“Frankly, Germany is not fully on board and that’s not good from a European point of view,” said Guntram Wolff, acting director of Brussels-based think tank Bruegal and a former advisor to the IMF, on Wednesday.
Germany is the bloc’s largest economy and, although it doesn’t have veto power on the European Council, the legislative body where permanent trade decisions are made, it carries significant weight in terms of influencing EU policy.
China strikes back
Germany’s sentiment is shared by several of Europe’s largest companies which could also find their exports threatened if China institutes its own tariffs. European telecom companies like Swedan’s Ericsson and Finland’s Nokia have already issued statements shunning the commissions probe. The companies could see a windfall in exports to China as the country upgrades its mobile networks. The probe, and subsequent duties, could hurt those prospects.
China has hinted that it would strike back against an investigation, saying that a European probe would hurt both sides. The EU imports about US$1.3 billion in telecom equipment from China annually.
China could also threaten EU jobs and exports by retaliating against Airbus, one of Europe’s biggest manufacturers. China said in early May that it planned to order 100 planes from the aerospace company, but the proposed fines on Chinese airlines for violating the carbon emissions scheme could put the orders at risk (orders have been held in the past over the carbon trading system). France and Germany both own 12% of Airbus and the company reportedly employs 100,000 people in the UK.
“No [countries have] really nailed their colors to the mast, yet but I think they will line up along with the large companies,” said Ruparel of Open Europe. “As we see which companies are really concerned, I think we’ll see more countries taking positions.”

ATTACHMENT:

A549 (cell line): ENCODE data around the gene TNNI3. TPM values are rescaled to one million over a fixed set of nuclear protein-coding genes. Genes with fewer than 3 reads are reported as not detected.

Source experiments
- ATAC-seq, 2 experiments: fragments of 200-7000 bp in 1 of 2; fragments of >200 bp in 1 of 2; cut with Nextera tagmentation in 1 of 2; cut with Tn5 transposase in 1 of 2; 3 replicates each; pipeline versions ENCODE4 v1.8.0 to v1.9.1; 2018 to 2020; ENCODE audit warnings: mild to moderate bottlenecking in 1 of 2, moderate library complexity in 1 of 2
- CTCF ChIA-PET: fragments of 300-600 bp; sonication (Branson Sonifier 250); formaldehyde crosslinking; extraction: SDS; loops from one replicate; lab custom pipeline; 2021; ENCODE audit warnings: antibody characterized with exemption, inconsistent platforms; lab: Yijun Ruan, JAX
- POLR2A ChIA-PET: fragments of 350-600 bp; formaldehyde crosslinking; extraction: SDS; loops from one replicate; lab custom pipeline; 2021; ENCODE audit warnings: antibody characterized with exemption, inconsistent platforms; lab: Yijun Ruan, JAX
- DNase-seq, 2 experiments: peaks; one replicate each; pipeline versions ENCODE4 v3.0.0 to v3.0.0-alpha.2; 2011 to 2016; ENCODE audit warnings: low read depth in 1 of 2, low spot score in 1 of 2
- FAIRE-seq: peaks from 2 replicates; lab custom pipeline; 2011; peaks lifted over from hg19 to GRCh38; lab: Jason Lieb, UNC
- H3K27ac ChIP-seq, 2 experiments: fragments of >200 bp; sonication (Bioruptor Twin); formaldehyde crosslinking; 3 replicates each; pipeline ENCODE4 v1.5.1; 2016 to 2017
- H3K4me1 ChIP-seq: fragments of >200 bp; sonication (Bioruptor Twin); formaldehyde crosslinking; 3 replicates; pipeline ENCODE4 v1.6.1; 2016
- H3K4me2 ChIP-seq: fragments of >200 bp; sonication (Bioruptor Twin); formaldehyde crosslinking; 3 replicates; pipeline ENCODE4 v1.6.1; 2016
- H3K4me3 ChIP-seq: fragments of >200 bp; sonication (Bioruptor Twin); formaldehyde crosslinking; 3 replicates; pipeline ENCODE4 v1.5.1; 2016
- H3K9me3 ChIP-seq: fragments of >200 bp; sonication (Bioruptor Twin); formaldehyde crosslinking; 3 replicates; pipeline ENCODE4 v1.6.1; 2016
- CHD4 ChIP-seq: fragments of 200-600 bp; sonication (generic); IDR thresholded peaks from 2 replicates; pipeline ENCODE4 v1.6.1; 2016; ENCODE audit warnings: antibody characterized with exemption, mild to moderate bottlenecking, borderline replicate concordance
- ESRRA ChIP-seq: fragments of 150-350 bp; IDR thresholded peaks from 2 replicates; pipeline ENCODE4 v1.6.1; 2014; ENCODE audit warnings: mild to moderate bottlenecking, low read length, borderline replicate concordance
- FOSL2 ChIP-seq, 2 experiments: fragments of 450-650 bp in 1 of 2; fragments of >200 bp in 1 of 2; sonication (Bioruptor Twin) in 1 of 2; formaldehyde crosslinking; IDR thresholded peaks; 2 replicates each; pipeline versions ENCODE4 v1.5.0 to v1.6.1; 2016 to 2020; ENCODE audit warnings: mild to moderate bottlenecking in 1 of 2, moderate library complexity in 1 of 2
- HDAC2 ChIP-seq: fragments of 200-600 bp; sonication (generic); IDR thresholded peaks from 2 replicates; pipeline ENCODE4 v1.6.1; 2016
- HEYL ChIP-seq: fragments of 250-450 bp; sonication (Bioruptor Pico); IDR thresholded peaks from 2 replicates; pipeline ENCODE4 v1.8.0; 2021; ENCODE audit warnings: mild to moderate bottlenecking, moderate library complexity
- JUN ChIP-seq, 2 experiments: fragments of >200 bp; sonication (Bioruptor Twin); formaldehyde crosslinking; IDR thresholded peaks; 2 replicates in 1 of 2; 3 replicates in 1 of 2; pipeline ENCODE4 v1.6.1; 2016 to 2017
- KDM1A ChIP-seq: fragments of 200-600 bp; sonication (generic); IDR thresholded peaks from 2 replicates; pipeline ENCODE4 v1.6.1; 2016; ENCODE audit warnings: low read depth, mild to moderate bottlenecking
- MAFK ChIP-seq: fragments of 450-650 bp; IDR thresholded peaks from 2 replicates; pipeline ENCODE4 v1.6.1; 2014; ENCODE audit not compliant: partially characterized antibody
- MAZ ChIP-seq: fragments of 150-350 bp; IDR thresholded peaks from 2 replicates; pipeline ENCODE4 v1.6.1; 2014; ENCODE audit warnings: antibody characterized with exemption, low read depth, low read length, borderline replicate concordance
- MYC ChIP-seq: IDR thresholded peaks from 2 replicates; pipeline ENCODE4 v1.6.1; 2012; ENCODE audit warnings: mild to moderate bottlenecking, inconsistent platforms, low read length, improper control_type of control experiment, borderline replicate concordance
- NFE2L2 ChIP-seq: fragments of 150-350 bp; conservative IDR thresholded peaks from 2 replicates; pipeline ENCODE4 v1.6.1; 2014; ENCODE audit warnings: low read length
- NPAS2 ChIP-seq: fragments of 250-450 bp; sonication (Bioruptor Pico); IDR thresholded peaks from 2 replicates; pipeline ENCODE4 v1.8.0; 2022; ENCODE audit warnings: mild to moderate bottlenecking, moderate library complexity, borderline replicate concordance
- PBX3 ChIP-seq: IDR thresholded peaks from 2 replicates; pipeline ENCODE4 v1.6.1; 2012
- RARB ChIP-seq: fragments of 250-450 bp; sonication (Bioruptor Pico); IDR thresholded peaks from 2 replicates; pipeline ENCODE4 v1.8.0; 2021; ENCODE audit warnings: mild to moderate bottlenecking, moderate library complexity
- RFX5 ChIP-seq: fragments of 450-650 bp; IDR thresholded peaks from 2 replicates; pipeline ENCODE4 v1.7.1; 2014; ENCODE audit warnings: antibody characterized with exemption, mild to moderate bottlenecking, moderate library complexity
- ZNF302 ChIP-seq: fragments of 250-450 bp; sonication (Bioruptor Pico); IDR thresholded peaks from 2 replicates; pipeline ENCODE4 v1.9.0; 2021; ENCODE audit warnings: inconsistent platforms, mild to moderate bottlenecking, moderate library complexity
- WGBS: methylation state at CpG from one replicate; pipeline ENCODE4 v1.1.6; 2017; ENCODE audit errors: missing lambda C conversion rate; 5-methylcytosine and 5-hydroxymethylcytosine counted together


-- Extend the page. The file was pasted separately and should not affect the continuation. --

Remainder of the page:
The rifts in the EU will be exposed yet again as countries take sides, scrambling to protect their work forces and exports.
Decisions made by the EU’s governing bodies are suppose to benefit the union as a whole, and not the trade interest of individual countries, said Wolff at Bruegel. Instead of clashing publicly with the commission, Germany’s government should work with the EU to forge policy that benefits manufacturing and employment in more than just one or two countries.
“What [Germany is] doing at the moment is exactly the wrong thing,” Wolff said.
But EU solidarity on trade relations with China may be too much to ask for given that the trade bloc can’t agree on how to deal with its crises at home. Chiefly, the union has already showed an inability to find common ground in handling the sovereign debt crisis that has brought it to the brink of disintegration. The EU’s disagreement about how to deal with China is just one of many contested points between its nations.
Although the executive powers of the European Commission may allow it to take temporary actions against China, the interests of individual countries and companies throughout the bloc of about 5
00 million people will likely stymie heavier and longer-term measures meant to deal with unfair trade practices in China.
The EU will need to brace itself for a cold summer of trade with China. But “given the economic state of the eurozone, I don’t think they want to take the risk of shutting off demand from a large part of the world,” Ruparel said.
EU nations will most likely fail to agree on their stance toward China, preventing any permanent sanctions from being enacted. Despite the unprecedented bluster, relations should thaw soon enough.